What does “KLLOCPQ” stand for? Why are lyrics to an '80s hair-band song in an article about paying with cash? How is money like a deer? These are all valid questions. You’ll find the answers in this excerpt from Jon Acuff’s book, Gazelles, Baby Steps and 37 Other Things Dave Ramsey Taught Me About Debt.
By Jon Acuff
Dave Ramsey likes cash. Not in a Scrooge McDuck, swim-around-in-the-vault-of-bling kind of way, but more in the “shopping with cash is better” kind of way.
But if you grew up using a credit card or a check, it can be difficult sometimes to just jump into paying cash for everything you get. It feels different. It acts different. It causes different reactions when you pull it out.
So how do you do it? How do you know you’re doing it right? How do you know you’re really good at it?
Fortunately, I created a Karate-Like List of Cash Purchase Qualifications, or “KLLOCPQ,” if you prefer. Based on the martial arts system of awarding belts as different levels of skill are attained, the KLLOCPQ lays out the different degrees of expertise you can acquire when it comes to shopping with cash.
When you’re a rookie, a Daniel san if I may make a much-anticipated Karate Kid reference, you're probably ready to start off your journey by simply telling the salesperson you have cash. But you’re not ready to flash it around like a Benjamin Franklin peacock.
Saying you can pay in cash is one thing, but flashing it out? That’s a whole different level, my friend. That takes someone with a little more experience. The first thing you have to master is the fan of your money. If you pull out a bunch of sweaty, crumpled up $100 bills, the impact of your action is severely reduced. You need to pull it out with a single, fluid motion, then fan it out as through a David Copperfield bit of magic. That’s why it’s a yellow belt move.
A lot of people can pull money out in a dramatic fashion, but counting it out is a different beast altogether. You have to count it, so there’s math involved. You also have to do it with flair, so there’s drama involved. This is really where the sciences meet the arts. This is where form meets function. Go too fast, and each Benjamin won’t get to shine. Go too slow, and you’ll lose the salesperson’s focus. Pace it right, and you’ll get a great deal at that store.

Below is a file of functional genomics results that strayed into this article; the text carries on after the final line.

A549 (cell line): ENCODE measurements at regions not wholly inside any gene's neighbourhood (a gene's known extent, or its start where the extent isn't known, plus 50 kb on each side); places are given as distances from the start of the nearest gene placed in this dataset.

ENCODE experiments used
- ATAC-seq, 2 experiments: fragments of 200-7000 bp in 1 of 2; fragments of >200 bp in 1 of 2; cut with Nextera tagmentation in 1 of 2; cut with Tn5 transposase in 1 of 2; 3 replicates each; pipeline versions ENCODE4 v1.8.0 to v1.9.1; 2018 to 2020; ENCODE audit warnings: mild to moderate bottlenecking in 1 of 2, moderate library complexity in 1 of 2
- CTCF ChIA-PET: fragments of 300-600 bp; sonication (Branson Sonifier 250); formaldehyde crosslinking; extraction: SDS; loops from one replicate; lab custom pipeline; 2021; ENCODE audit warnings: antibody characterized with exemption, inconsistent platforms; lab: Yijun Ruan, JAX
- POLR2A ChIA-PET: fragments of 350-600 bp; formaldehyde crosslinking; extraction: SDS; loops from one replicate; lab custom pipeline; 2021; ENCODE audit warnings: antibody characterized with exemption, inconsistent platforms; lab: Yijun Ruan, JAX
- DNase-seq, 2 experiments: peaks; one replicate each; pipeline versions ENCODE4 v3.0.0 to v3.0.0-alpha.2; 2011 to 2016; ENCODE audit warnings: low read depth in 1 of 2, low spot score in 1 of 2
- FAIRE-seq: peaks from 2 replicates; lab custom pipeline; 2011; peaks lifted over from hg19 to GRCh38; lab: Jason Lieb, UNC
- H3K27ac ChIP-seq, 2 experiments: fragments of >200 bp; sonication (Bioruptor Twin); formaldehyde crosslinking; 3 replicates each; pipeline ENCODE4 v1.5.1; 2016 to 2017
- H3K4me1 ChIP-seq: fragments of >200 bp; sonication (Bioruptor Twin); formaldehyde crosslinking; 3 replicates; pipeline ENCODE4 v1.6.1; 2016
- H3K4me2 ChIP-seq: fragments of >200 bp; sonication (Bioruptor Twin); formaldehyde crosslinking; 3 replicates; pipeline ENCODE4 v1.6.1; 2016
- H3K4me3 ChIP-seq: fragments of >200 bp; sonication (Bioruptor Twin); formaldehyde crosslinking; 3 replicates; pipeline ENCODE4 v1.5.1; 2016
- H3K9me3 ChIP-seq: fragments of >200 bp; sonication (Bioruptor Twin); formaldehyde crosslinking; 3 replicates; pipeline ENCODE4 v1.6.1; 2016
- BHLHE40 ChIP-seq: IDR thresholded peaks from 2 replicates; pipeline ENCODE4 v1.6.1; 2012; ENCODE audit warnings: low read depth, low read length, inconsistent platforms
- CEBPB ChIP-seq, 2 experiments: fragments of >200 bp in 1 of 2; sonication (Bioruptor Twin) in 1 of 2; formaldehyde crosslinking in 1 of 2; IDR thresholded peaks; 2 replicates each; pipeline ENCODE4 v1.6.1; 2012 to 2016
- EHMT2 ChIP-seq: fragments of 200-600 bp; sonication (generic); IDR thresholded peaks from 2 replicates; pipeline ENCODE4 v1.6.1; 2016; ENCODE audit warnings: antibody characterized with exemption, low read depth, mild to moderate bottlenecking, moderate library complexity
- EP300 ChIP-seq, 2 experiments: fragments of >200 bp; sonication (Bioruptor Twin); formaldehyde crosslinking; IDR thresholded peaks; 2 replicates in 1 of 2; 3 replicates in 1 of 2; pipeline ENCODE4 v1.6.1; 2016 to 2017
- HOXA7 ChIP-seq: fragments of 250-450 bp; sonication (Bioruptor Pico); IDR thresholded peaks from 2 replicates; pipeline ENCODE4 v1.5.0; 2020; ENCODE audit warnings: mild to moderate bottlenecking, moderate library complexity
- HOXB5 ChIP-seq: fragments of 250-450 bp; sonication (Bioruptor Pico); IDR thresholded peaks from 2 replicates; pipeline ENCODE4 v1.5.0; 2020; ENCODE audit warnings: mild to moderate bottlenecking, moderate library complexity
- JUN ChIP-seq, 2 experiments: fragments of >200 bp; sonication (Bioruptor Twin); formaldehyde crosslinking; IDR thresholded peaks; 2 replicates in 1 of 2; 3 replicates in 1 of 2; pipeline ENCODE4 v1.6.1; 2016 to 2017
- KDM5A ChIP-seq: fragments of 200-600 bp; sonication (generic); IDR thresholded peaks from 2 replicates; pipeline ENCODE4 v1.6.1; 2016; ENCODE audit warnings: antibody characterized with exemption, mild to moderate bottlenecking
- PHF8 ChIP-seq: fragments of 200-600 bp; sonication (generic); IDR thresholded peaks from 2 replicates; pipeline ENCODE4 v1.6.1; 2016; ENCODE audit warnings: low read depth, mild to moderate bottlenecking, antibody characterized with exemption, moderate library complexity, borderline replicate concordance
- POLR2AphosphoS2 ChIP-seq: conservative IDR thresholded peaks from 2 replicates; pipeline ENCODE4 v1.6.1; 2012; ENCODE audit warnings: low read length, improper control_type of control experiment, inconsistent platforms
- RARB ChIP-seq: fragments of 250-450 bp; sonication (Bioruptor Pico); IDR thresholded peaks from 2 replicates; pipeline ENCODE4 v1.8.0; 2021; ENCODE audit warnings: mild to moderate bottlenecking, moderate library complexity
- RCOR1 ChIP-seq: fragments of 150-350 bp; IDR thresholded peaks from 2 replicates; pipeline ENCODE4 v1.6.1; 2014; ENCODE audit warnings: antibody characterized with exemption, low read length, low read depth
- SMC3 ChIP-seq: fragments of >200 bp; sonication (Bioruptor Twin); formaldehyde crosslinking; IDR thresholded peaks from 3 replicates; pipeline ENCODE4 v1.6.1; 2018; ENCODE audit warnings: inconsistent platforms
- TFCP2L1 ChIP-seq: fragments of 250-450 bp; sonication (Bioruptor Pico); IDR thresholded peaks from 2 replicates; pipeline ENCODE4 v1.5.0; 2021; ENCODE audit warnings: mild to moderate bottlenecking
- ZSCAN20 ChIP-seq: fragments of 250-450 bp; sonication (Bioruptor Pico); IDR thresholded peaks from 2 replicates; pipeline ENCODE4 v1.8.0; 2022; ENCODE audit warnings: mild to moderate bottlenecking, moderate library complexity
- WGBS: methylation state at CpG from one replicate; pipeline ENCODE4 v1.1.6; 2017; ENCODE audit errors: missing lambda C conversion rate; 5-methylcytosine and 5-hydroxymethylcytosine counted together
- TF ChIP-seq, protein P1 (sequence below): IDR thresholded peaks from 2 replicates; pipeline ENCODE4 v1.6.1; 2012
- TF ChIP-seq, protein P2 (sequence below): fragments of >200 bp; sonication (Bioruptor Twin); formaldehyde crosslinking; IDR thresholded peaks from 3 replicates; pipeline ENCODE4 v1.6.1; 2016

The threat of the money disappearing is every bit as important as it first appearing. Sometimes, salespeople are like the lyrics of an '80s hair-band power ballad—they "don’t know what they’ve got 'til it’s gone.” And your job is to show them how quickly and easily that money can vanish. When you do the brown belt move and count it out, that money needs to be like a powerful buck, crashing through the woods. Boom, here it is! But when it’s time to put it away, that money needs to be like a frightened baby deer: shy, quick to jump away when it senses danger. Oh no, high prices, no discount, this money is about to bounce!
There’s a good chance that you will never see your money as a deer. I can understand that. I’m strange. But even so, don’t be afraid to have fun with your cash purchases.
Excerpted from Gazelles, Baby Steps and 37 Other Things Dave Ramsey Taught Me About Debt by Jon Acuff. Copyright 2010 by Lampo Licensing. Published by Lampo Press. Used with permission.
Jon Acuff is the Wall Street Journal best-selling author of Quitter: Closing the Gap Between Your Day Job & Your Dream Job. He’s also the founder of stuffchristianslike.net and the author of the book Stuff Christians Like. His insight into everything from church, to advertising, to money, to life is as funny as it is true. In the last 12 years, he’s written branding for companies such as The Home Depot, Chick-fil-A, Staples, Bose and many others. He’s a contributor to CNN.com , speaks nationally on the subject of social media, and joined the Dave Ramsey team in 2010. He lives with his wife and two daughters in Nashville, Tennessee.
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